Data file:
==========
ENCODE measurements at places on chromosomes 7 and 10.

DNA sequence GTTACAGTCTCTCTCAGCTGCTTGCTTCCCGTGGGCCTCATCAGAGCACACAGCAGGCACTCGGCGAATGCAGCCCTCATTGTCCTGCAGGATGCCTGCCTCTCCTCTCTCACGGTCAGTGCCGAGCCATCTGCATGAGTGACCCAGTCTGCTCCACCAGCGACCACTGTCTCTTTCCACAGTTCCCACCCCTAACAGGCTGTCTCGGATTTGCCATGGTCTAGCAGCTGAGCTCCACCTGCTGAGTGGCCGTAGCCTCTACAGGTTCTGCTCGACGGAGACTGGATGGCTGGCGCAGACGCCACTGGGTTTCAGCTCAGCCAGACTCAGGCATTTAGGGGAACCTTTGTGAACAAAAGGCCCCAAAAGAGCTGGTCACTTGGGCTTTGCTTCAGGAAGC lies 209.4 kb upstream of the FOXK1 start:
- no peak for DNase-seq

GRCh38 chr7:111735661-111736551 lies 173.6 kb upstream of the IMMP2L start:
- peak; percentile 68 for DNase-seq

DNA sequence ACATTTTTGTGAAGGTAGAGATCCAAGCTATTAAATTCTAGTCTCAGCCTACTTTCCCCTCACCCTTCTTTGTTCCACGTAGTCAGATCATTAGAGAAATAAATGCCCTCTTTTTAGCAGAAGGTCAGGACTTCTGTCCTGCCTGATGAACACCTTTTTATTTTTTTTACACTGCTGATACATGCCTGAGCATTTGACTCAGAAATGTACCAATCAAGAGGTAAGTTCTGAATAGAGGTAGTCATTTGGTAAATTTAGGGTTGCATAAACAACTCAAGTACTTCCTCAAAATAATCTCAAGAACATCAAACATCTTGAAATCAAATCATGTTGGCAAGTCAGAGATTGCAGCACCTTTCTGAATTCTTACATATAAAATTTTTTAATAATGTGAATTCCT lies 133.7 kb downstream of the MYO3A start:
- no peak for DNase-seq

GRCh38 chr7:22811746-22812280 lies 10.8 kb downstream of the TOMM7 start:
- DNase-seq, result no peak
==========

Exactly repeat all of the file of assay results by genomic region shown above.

ENCODE measurements at places on chromosomes 7 and 10.

DNA sequence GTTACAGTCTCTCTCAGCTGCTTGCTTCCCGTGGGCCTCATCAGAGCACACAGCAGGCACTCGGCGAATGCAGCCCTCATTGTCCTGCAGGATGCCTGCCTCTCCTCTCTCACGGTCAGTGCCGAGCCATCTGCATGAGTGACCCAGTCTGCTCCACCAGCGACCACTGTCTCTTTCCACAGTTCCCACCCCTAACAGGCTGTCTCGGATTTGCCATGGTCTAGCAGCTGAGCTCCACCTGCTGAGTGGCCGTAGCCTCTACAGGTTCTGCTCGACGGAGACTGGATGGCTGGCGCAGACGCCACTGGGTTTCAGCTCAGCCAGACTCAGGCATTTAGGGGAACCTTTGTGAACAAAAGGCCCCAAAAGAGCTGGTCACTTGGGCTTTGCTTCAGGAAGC lies 209.4 kb upstream of the FOXK1 start:
- no peak for DNase-seq

GRCh38 chr7:111735661-111736551 lies 173.6 kb upstream of the IMMP2L start:
- peak; percentile 68 for DNase-seq

DNA sequence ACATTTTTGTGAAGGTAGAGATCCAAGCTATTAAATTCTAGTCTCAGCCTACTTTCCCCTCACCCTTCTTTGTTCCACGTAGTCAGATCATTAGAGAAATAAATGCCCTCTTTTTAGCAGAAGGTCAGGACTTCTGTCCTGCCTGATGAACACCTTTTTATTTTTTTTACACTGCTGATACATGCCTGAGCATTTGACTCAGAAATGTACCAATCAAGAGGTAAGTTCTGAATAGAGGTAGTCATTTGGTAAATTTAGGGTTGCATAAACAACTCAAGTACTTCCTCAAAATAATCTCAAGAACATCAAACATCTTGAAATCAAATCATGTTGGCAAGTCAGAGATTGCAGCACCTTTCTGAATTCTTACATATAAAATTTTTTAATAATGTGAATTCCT lies 133.7 kb downstream of the MYO3A start:
- no peak for DNase-seq

GRCh38 chr7:22811746-22812280 lies 10.8 kb downstream of the TOMM7 start:
- DNase-seq, result no peak